Wednesday, 14 August 2013

Diabetes Day Camp at WVCC is Back! (365:8)

Last summer, the North Shore Chronic Disease Services and West Van Community Centre partnered up and ran a 5-day diabetes day camp for 11-15 year old kids with type 1 diabetes in Vancouver. Dylan attended and loved it, and is super excited to be returning again next week for another round!

Funded by Lions Gate Hospital, Medtronic, and Animas, the kids get a fully supervised all-day camp Aug 19-23 (10:00am-5:30pm), all meals and snacks, a daily out-trip, and even some diabetes education. And the cost? Only $100 for the week!

Check out the flyer below for full info, or call NSCDS at 604-984-5752!

Tuesday, 13 August 2013

Swimmer's High (365:7)

Swimming is one of Dylan's favorite activities, and he's a great swimmer to boot. But for someone with type 1 diabetes who wears a non-waterproof insulin pump, managing blood sugar while in the water can be a challenge.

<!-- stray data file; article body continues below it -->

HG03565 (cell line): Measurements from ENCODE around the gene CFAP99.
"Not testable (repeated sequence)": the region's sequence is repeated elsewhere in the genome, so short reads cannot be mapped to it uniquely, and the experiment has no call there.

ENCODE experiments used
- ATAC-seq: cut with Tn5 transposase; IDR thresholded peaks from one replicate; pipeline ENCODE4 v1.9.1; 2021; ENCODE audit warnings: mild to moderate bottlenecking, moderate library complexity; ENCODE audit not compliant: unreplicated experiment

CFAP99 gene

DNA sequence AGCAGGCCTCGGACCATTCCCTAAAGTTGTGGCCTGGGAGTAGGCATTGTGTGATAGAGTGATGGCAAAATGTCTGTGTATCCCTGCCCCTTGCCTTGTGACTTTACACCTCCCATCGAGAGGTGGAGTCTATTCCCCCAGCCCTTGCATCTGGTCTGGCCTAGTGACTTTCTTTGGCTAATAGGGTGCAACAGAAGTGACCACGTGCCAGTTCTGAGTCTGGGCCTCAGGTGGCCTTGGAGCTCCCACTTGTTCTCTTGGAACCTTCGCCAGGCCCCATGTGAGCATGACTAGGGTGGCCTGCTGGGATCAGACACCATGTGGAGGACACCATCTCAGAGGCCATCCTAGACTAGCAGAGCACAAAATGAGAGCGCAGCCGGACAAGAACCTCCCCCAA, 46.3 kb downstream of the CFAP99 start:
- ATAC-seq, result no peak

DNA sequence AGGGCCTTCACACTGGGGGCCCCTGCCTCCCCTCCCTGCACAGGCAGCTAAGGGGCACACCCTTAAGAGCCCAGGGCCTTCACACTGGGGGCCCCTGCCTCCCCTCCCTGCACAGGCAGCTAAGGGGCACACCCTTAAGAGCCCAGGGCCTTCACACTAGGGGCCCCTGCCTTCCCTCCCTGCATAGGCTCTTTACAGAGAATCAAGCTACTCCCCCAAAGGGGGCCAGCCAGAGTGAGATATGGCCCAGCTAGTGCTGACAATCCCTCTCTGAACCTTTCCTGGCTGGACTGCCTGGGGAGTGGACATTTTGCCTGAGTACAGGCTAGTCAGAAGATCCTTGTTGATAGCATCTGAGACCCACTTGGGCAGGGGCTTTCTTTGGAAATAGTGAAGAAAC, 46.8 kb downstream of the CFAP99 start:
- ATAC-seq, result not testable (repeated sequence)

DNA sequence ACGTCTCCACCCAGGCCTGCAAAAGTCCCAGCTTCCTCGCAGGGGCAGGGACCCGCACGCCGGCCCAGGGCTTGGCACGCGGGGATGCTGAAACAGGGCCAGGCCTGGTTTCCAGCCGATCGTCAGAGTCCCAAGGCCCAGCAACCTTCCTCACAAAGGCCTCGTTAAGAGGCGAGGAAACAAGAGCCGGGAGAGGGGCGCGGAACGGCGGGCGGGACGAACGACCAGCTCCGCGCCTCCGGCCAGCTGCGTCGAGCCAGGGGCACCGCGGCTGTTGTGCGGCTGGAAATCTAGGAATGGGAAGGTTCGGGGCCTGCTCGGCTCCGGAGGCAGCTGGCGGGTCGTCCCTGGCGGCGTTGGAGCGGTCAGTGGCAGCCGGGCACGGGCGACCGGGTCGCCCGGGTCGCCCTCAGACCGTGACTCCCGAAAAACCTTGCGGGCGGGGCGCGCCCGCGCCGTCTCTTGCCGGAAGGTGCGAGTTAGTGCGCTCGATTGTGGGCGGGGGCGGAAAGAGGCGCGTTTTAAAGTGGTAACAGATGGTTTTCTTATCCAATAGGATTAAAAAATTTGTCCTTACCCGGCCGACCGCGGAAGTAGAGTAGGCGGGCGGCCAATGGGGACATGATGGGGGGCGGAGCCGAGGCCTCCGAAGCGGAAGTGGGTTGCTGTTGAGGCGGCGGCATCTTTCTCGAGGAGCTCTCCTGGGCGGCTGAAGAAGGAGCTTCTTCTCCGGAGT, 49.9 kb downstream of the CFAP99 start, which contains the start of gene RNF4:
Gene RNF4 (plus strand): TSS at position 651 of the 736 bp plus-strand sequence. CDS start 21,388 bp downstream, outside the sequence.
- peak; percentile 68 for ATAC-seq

We've been lucky in the past and the carb-burning exercise of swimming has always balanced out the lack of insulin. So much so, that on vacations in past years, we've let Dyl disconnect from his pump for 3 to 4 hours at a time, without an increase in bg afterwards. No pre or post swim bolus required - the swimming simply replaced the pump. Easy peasy...

But diabetes, being like Murphy's Law, throws a curve ball when we least expect it. When we think we have it all figured out. When we try to use almost 8 years experience to base a decision today. It shows us that even after something has worked time and time again, it won't necessarily work today.

Between increased insulin needs, the early onset of puberty, a higher body weight, and possibly dozens of other factors, swimming no longer burns enough carbs for Dylan to be disconnected for any length of time. We learned this the hard way yesterday when he hit the pool with friends for an afternoon swim.